Passenger Profiles

Mayflower Passengers Slider

The Mayflower Passengers

We’re delighted you are interested in learning more about the lives of the Mayflower Passengers! The links (right) include profiles for those passengers and their families with known descendants and their lines of descent. There is also a second list naming those passengers who are not known to have either descendants or lines of descent.

The following sources were used to create these Passenger Profiles (additional sources noted on each Passenger Profile):

  1. Mayflower Families Through Five Generations (aka, The Silver Books); various volumes dedicated to each passenger
  2. Mayflower Passenger References (from contemporary records and scholarly journals) by Susan E. Roser

The first few months of the Pilgrims’ journey were truly a challenge; two months at sea, with 102 passengers and about 30 crew members – on a ship that clearly was not meant to hold so many people. Those who have visited Plymouth, and who not only have seen the replica of the Mayflower, but have been on board, will understand – and marvel at the living conditions of these courageous people.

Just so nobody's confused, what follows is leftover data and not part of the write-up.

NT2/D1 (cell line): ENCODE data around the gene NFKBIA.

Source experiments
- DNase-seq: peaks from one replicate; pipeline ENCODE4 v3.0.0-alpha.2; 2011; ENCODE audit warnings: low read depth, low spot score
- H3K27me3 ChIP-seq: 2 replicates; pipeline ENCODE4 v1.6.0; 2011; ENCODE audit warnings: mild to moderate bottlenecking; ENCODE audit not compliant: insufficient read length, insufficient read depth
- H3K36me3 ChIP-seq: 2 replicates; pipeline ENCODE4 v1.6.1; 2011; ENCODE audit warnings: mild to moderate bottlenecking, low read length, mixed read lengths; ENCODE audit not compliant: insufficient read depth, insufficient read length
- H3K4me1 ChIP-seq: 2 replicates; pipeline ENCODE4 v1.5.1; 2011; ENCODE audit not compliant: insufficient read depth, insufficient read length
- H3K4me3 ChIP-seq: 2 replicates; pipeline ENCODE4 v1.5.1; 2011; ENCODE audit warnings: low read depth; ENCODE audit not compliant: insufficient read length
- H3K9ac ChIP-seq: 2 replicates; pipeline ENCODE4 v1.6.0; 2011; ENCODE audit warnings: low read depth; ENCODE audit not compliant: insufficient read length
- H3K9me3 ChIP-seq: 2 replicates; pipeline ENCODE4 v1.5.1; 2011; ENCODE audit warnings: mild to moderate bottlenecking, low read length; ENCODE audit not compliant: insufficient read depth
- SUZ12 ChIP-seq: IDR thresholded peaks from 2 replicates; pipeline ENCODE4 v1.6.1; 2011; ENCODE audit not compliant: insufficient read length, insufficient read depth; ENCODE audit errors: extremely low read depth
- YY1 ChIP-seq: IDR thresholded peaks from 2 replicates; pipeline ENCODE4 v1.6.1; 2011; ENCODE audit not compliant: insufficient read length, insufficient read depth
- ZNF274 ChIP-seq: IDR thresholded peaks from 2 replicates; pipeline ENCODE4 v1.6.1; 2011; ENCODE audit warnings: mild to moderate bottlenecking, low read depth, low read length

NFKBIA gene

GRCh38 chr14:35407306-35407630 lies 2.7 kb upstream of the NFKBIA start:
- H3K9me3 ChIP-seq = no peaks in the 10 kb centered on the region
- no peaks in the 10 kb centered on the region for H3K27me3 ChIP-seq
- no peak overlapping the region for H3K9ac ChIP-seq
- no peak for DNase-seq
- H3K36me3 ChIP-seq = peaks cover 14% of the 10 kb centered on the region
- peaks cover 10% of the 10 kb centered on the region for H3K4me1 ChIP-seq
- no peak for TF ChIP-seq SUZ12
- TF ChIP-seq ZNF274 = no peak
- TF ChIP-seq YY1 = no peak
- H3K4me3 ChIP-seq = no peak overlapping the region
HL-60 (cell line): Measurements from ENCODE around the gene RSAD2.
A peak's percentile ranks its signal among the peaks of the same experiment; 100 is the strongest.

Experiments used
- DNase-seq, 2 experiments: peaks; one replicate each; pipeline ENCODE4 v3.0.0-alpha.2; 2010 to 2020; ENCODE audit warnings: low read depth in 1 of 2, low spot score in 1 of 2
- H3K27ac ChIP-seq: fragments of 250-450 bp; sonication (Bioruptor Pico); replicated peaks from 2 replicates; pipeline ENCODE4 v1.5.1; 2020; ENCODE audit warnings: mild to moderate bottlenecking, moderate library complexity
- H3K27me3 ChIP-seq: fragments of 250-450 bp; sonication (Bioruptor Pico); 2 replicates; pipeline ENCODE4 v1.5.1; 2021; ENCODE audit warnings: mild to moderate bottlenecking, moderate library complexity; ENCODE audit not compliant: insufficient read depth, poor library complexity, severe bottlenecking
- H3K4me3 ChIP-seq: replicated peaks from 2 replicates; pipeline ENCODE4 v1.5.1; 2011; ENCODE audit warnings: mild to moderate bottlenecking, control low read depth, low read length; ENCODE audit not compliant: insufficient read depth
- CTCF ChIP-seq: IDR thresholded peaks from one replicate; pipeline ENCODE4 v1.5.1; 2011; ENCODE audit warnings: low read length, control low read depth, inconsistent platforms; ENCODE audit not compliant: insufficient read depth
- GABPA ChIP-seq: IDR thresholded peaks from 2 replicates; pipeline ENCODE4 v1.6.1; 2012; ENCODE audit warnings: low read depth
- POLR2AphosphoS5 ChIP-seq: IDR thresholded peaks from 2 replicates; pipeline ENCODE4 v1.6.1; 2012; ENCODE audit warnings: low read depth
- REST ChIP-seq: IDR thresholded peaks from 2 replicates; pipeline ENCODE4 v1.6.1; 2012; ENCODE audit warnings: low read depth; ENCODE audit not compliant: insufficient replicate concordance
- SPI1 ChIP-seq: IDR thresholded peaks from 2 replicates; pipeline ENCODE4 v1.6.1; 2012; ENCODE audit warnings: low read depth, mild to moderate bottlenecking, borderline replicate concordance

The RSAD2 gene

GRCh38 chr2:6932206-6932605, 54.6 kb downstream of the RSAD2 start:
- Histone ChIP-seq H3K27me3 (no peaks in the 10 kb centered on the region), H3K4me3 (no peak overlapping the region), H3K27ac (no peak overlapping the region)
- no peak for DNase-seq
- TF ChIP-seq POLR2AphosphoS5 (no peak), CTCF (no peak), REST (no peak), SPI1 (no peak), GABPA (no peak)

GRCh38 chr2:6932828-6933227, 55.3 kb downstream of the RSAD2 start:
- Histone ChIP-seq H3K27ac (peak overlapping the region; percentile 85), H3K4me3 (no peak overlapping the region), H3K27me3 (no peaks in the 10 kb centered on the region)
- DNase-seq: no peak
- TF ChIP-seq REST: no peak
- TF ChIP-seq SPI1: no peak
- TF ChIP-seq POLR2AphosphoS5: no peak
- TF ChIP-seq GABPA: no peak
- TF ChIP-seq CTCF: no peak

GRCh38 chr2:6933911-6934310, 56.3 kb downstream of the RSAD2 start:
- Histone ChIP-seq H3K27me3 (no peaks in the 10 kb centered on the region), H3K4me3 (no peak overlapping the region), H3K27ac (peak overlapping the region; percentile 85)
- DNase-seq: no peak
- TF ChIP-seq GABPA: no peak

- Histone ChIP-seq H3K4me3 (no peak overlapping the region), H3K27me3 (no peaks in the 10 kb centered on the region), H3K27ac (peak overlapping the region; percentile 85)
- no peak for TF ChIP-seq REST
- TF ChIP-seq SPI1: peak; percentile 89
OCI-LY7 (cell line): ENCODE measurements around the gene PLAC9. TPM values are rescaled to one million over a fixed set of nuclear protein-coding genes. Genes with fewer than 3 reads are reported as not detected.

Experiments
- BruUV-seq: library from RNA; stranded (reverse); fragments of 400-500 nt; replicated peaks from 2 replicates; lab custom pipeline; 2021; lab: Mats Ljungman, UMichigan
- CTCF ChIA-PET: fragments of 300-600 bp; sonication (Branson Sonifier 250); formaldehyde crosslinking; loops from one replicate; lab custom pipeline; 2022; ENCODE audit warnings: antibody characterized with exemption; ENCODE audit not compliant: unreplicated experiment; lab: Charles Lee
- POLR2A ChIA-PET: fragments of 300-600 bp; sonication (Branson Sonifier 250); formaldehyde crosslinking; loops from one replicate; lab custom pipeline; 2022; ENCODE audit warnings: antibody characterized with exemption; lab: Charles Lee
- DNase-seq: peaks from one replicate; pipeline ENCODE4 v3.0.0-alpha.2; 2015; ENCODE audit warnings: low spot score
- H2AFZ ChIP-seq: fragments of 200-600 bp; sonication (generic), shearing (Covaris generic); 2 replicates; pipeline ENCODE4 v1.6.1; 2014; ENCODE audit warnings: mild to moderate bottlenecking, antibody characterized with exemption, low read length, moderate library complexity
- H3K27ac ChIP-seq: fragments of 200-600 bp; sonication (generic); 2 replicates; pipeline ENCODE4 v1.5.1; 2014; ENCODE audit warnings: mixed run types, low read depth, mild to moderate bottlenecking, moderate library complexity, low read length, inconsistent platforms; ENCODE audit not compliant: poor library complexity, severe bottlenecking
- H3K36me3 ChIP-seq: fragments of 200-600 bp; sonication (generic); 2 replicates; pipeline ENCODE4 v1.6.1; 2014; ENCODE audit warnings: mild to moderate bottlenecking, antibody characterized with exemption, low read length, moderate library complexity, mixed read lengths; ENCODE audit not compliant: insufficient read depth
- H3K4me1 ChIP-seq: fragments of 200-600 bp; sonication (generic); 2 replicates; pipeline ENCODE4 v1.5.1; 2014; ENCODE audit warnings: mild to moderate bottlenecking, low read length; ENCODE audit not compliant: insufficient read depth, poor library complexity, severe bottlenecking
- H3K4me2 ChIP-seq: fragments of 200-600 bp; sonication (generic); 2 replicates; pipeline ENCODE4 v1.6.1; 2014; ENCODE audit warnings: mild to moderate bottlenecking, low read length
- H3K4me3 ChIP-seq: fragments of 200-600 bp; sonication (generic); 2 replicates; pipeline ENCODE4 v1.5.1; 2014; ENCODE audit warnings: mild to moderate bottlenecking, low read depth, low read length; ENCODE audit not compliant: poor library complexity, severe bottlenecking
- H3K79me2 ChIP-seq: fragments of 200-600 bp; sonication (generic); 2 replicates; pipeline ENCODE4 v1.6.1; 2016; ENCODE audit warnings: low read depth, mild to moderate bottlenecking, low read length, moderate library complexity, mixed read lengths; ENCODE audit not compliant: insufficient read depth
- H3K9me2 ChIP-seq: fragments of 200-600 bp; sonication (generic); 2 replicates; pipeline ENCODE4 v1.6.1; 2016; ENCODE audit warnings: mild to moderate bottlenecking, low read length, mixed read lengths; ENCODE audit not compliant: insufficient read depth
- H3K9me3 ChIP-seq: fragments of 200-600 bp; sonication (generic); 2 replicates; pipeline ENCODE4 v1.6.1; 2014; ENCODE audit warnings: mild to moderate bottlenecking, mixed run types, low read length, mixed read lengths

Only one life was lost at sea, William Butten, a young servant to Dr. Samuel Fuller. One life was lost at Provincetown Harbor when William Bradford’s wife, Dorothy, fell overboard. There was a birth at sea, a son to Stephen and Elizabeth Hopkins whom they named Oceanus. William and Susanna White’s son Peregrine was born to them when the ship was anchored at Provincetown.

The Landing of the Pilgrims at Plymouth Rock, 1620

They arrived in November, when the weather was against them. At different times, three exploration parties went out on Cape Cod to determine the best place to settle; they would walk for miles, and as a result, the men became sick. They would spend days in the icy rain, cold temperatures and snow, with no shelters or dry clothes. As a result, their rate of death was high.

When scrolling through the short profiles of the passengers you will often see the words “died the first winter of 1620/21.” Half of their numbers perished the first winter. Particularly heartbreaking are the families who perished – The Tinkers, Turners and Tilleys; those orphaned –  Mary Chilton, Samuel Fuller, Priscilla Mullins and Elizabeth Tilley.